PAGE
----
The University challenges students to fight for social justice, but often, that message is lost here in Chestnut Hill.
In the faraway lands of New York City and Ferguson, Mo. fires raged, protestors marched, mothers cried, and people of all walks of life came together to protest injustice. Meanwhile, in Chestnut Hill, bells rang, students shuffled about, and life went on just as it had: complacently. With the exception of a small gathering of dedicated students from groups such as the Black Student Forum, the large majority of the Boston College population sat idly by while cities burned with frustration and hearts were crushed by the recent no-indictment verdicts surrounding the police killings of Eric Garner and Michael Brown.
As a participant in both the student-led march on campus following the verdict in Ferguson and the Boston march surrounding the decision in the Eric Garner case, I was able to observe the key difference in each protest: there has been a severe lack of white allies at BC. What many students may not realize is that just because you are white does not mean that these recent incidents of racial profiling and police brutality do not implicate you.
In a 1999 interview, Archbishop Desmond Tutu of South Africa claimed—in response to the previous decades of apartheid—“one will never be free unless we’re all free.” Allowing policemen to kill civilians in a chokehold and walk away with it is not freedom, nor is racial profiling. We live in a nation where we can speak our minds without being disappeared or tortured. So why don’t we speak out?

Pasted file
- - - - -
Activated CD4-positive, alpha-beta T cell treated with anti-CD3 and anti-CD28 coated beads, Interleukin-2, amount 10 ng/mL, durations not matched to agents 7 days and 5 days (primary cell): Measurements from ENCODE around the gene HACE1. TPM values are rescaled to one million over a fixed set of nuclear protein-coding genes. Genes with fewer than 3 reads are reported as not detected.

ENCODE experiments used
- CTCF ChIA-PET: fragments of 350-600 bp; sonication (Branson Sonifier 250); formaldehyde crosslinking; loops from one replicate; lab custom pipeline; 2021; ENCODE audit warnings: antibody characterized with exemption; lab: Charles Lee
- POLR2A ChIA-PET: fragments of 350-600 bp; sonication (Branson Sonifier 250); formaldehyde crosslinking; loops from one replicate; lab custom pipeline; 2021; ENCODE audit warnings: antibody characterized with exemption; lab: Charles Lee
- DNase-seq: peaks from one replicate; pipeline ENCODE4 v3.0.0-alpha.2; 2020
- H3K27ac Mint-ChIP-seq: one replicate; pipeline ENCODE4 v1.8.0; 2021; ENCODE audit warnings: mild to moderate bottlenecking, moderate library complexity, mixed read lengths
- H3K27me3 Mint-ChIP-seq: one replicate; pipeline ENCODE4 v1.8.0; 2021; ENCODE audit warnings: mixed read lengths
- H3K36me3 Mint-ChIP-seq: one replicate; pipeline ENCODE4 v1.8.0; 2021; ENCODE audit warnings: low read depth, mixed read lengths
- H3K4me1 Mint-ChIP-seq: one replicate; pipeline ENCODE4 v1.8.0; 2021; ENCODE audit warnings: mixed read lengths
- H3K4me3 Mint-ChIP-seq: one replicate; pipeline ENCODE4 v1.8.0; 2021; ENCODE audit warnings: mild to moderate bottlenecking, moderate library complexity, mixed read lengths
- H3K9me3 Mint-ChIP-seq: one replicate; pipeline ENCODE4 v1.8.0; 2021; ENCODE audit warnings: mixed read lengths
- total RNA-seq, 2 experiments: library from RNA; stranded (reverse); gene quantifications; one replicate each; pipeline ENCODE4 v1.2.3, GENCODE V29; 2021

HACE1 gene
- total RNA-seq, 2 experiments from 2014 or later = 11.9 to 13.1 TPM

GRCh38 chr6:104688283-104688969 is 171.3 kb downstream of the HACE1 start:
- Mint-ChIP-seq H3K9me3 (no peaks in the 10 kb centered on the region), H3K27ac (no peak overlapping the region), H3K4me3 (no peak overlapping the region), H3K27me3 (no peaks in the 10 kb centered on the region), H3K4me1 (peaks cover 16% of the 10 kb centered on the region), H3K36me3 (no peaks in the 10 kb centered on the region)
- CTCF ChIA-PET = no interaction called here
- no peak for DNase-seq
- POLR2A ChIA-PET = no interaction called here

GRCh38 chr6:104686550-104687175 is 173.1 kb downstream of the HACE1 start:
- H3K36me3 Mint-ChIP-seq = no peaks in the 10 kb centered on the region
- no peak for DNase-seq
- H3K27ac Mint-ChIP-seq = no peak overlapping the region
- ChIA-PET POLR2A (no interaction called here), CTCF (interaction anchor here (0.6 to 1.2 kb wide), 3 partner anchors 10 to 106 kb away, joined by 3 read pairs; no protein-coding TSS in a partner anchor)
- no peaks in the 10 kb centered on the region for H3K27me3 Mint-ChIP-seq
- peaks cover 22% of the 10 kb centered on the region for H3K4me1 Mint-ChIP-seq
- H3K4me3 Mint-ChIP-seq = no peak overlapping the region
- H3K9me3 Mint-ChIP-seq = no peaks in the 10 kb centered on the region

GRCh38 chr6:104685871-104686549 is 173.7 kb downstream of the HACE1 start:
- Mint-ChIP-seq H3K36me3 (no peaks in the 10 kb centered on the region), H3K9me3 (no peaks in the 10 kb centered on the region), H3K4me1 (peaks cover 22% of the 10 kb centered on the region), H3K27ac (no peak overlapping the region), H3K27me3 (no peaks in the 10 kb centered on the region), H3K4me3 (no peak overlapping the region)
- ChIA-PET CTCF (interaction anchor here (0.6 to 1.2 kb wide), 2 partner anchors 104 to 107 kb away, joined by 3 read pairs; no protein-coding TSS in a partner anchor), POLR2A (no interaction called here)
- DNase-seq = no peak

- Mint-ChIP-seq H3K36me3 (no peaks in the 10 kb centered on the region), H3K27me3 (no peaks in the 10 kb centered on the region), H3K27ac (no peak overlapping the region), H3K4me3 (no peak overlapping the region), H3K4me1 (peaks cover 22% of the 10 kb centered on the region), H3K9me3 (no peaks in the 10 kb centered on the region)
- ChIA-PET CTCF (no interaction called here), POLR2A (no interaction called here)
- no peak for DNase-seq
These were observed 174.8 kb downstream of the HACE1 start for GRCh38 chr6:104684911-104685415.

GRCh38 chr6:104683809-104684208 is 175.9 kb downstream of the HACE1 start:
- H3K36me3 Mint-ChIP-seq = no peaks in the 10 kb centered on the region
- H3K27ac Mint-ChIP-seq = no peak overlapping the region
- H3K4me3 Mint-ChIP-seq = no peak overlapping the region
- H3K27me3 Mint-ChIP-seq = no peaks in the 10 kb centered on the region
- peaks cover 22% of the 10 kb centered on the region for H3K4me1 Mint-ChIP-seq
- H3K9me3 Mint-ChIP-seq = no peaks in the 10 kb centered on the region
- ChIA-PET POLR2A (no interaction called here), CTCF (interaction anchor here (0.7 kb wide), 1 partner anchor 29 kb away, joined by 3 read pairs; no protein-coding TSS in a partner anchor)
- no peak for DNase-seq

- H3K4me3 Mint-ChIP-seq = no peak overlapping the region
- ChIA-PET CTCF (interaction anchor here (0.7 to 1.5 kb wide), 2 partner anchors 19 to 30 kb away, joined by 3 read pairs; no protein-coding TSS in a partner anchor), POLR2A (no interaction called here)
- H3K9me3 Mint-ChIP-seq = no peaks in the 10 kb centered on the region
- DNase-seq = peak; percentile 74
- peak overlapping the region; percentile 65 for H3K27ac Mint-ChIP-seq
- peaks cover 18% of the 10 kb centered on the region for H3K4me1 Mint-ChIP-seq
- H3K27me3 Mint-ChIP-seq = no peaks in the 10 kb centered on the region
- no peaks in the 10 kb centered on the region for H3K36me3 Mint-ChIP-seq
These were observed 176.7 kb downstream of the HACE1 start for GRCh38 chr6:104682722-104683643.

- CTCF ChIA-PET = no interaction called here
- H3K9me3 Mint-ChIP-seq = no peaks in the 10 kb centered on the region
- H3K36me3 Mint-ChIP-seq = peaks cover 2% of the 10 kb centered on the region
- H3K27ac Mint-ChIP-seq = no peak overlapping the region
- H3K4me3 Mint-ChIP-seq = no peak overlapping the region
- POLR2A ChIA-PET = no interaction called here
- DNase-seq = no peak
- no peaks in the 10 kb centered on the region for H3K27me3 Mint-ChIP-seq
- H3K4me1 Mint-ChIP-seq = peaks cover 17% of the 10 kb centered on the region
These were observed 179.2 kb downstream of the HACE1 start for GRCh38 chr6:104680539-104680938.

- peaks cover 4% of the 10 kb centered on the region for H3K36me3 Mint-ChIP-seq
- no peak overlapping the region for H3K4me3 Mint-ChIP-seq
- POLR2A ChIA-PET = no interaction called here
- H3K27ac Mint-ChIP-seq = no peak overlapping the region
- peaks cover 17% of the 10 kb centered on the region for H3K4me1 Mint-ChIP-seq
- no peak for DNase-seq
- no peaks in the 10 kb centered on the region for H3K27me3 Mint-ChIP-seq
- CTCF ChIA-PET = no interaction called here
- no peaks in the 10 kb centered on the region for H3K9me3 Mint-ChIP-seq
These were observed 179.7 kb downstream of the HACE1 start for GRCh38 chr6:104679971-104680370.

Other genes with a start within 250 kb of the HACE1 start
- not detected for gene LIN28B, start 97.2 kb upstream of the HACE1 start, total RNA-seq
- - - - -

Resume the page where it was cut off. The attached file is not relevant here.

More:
At a recent town hall meeting run by the BSF in the wake of these two decisions, the few white students in the audience spoke about the need to be an ally in this cause. If there are no allies, then the movement does not appear united. As a white student, I have come to understand that this is not my movement to lead, but one to follow. How can we, as a majority white university, show our support for the injustices occurring under our noses? The simple answer: show up.
When protests are being organized around campus and in the Boston area, people power is the fuel to the fire; without it, the flame is extinguished. As evidenced by the turnout to last Friday’s “Rights on the Heights” rally, BC students seem to have a difficult time showing up to anything that isn’t a weekend activity or sporting event. We are consistently told to “go set the world aflame,” but why are we, as supposedly social justice oriented students, discouraged from doing it on our own campus? By organizing ourselves against injustices that still exist on our own campus, in our neighborhood, and our city at large, we have the power to do extraordinary
In a recent talk on campus, renowned poet Carolyn Forche said that working for justice is like “lighting a match and hoping the fire spreads.” The match lighting starts with us. To the white members of the student body, by standing in solidarity with our black brothers and sisters, who are directly affected by these recent no-indictments and the issues that they propagate, perhaps we can all get to the core meaning of what it really means to set the world aflame. We claim that we are all BC … so let’s prove it.
Featured Image by John Wiley / Heights Photo Illustration